This weekend’s PSO program is sure to bring out the classical music connoisseurs. The pianists and violinists can go off to some tiny hall somewhere and play sonatas—this week’s program gives center stage to the supporting cast, those great character actors—the winds, the brass, the lower strings. And, Principal Guest Conductor Leonard Slatkin, a modern-day Leonard Bernstein in championing American composers—will introduce us to Cindy McTee and unearth a less-familiar master in Walter Piston.
In Françaix’s The Flower Clock, we’ll hear principal oboist Cynthia Koledo DeAlmeida and in the Piston Viola Concerto, we’ll hear principal violist Randolph Kelly. And of course, in Britten’s brilliant Young Person’s Guide to the Orchestra, we’ll see virtually every instrument of the orchestra singled out and put through its paces.
Britten is one of my favorite composers. His music is exceptionally well crafted and you can hear his reverence for past masters—the craft and intricate counterpoint of Bach with the massive fugue that closes the piece; the energy and athleticism of Haydn; the absolute clarity of texture of Mozart and Beethoven. Britten is all great composers in one and this piece is a tour de force of composition.
Though it was written for an educational film, this work is not academic or dry in the least. Britten’s piece is sort of the Green Eggs and Ham of classical music—if you do not like this theme in the strings, maybe you’ll like it in the winds. No? What about in the brass. No? How about the percussion? The piece’s variety and wit are sure to win over audiences from the novice to experienced.
Britten also showcases the many ways instruments can sound. For instance, you’ll hear the violins play pizzicato, sul ponticello (playing close to the bridge adding a rusty, hoarse sound), harmonics, and spiccato (bouncing the bow on the string giving a ricochet effect).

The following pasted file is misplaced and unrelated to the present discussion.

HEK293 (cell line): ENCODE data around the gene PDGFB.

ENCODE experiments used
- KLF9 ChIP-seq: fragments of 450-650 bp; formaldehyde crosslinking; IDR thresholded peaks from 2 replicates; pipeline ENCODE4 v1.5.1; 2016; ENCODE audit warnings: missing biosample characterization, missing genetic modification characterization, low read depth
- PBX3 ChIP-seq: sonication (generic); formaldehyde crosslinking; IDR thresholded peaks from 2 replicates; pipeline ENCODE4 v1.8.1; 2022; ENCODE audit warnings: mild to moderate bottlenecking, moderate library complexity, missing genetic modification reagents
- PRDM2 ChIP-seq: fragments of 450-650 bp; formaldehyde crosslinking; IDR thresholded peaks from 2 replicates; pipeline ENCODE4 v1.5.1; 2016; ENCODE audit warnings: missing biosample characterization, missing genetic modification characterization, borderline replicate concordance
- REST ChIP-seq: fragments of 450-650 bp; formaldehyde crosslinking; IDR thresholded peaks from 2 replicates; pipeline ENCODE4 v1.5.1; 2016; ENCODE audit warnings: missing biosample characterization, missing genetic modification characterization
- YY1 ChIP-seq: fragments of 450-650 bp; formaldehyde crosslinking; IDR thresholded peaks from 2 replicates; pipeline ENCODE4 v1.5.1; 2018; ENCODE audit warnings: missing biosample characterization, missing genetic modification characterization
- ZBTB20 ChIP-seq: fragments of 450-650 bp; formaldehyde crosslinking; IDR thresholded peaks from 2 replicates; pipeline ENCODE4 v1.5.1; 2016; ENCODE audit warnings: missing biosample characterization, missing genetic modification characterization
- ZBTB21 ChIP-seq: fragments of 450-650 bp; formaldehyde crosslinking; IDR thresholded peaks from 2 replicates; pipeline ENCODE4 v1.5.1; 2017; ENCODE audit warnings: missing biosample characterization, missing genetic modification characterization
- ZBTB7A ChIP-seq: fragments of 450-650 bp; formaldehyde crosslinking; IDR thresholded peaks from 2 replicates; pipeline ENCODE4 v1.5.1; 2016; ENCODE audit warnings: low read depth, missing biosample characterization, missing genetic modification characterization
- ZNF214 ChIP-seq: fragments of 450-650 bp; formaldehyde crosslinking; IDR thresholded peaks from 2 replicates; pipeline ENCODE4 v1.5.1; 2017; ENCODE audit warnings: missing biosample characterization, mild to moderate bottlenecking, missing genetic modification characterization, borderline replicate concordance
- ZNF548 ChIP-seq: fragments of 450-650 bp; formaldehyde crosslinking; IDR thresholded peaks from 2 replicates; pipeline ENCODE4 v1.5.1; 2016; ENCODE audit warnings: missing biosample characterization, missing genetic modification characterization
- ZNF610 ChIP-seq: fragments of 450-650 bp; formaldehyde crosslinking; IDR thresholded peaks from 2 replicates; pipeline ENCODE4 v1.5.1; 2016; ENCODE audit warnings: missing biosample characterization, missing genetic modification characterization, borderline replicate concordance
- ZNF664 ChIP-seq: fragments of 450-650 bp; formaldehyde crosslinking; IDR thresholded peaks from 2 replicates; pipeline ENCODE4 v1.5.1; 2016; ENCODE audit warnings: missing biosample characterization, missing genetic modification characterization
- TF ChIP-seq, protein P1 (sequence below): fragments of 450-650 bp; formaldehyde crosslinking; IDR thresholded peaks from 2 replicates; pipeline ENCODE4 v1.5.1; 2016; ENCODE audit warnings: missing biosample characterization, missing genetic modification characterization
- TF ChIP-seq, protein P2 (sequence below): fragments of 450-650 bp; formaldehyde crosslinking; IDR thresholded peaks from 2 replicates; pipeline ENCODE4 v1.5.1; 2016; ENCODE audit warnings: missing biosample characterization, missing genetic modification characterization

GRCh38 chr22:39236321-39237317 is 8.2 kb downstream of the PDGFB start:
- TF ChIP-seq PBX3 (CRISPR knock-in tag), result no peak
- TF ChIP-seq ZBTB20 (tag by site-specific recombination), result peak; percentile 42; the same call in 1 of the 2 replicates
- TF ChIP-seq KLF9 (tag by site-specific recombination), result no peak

Kudos also to Slatkin for commissioning and premiering Cindy McTee’s Double Play in Detroit last year and, instead of performing a new work a few times then forgetting about it, taking it on the road to other orchestras. Not knowing McTee’s work, I set out to find some samples. McTee actually has a computer version of the entire work on her website. The PSO, which is normally fantastic about supplying clips, has none for this week’s pieces except the Britten. The first movement of her piece is titled Unquestioned Answer, a reference to Charles Ives’ seminal American work, The Unanswered Question, and uses many of Ives’ trademark techniques. Ives’ searching trumpet theme, on the level of intrigue of the slight smile playing on the woman’s lips in the Mona Lisa, has long been an idée fixe for American composers. When American composers find themselves writing an important composition, they have looked to Ives for inspiration and–putting it in a perhaps less flattering way—borrowed from Ives to supply profundity and gravity to their work. John Corigliano’s first symphony and John Adams’s Pulitzer Prize-winning 9/11 commemoration On the Transmigration of Souls both either directly quote Ives’ theme or lean heavily on the master’s techniques. Signaling Adams’s own influence, the second movement of McTee’s sounds similar to some of Adams’s perpetual-motion pieces.